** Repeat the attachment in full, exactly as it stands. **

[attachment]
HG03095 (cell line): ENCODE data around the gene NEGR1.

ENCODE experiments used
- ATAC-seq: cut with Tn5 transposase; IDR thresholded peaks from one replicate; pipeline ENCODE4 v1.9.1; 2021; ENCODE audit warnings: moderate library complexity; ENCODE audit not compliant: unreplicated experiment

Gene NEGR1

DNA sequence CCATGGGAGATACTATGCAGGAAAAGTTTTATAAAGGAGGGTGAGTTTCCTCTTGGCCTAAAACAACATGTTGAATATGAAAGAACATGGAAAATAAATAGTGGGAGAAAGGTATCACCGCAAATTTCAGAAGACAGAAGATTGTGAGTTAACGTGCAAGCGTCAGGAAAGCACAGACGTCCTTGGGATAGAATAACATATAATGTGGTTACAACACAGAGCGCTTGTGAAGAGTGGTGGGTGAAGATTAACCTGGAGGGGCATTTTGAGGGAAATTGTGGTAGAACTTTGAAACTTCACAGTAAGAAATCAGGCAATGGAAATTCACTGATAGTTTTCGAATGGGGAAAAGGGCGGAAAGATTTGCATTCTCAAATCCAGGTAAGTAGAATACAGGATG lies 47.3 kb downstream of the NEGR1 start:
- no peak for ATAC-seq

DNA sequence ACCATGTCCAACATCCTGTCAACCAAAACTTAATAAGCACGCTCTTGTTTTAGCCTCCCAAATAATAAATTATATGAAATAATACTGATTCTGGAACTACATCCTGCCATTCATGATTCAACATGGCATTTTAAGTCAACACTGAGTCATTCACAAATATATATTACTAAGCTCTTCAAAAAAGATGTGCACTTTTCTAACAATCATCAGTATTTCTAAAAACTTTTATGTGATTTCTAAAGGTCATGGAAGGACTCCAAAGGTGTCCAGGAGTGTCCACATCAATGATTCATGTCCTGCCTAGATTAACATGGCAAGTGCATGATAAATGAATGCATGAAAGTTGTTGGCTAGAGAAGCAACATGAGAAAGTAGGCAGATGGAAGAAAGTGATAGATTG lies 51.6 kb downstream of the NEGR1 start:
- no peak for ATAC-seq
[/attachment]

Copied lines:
HG03095 (cell line): ENCODE data around the gene NEGR1.

ENCODE experiments used
- ATAC-seq: cut with Tn5 transposase; IDR thresholded peaks from one replicate; pipeline ENCODE4 v1.9.1; 2021; ENCODE audit warnings: moderate library complexity; ENCODE audit not compliant: unreplicated experiment

Gene NEGR1

DNA sequence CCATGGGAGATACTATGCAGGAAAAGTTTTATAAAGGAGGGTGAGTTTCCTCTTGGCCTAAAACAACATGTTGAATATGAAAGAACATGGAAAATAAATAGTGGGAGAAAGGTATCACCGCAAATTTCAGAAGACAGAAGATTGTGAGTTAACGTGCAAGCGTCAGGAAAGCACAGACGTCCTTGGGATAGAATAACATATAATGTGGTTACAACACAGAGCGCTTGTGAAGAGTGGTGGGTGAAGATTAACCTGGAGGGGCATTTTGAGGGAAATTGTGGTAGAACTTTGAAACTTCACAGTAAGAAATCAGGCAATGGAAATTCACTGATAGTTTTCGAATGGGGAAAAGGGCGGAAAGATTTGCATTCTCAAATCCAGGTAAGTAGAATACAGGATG lies 47.3 kb downstream of the NEGR1 start:
- no peak for ATAC-seq

DNA sequence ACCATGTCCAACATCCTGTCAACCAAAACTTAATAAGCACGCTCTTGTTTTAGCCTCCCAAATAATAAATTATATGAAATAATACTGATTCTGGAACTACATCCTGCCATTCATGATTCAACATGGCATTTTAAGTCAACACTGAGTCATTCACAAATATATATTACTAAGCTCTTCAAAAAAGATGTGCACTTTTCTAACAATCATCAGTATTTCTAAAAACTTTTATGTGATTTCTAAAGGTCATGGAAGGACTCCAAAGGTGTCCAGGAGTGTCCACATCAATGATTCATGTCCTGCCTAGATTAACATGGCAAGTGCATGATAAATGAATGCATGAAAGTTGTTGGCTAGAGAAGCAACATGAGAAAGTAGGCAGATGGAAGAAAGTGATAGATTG lies 51.6 kb downstream of the NEGR1 start:
- no peak for ATAC-seq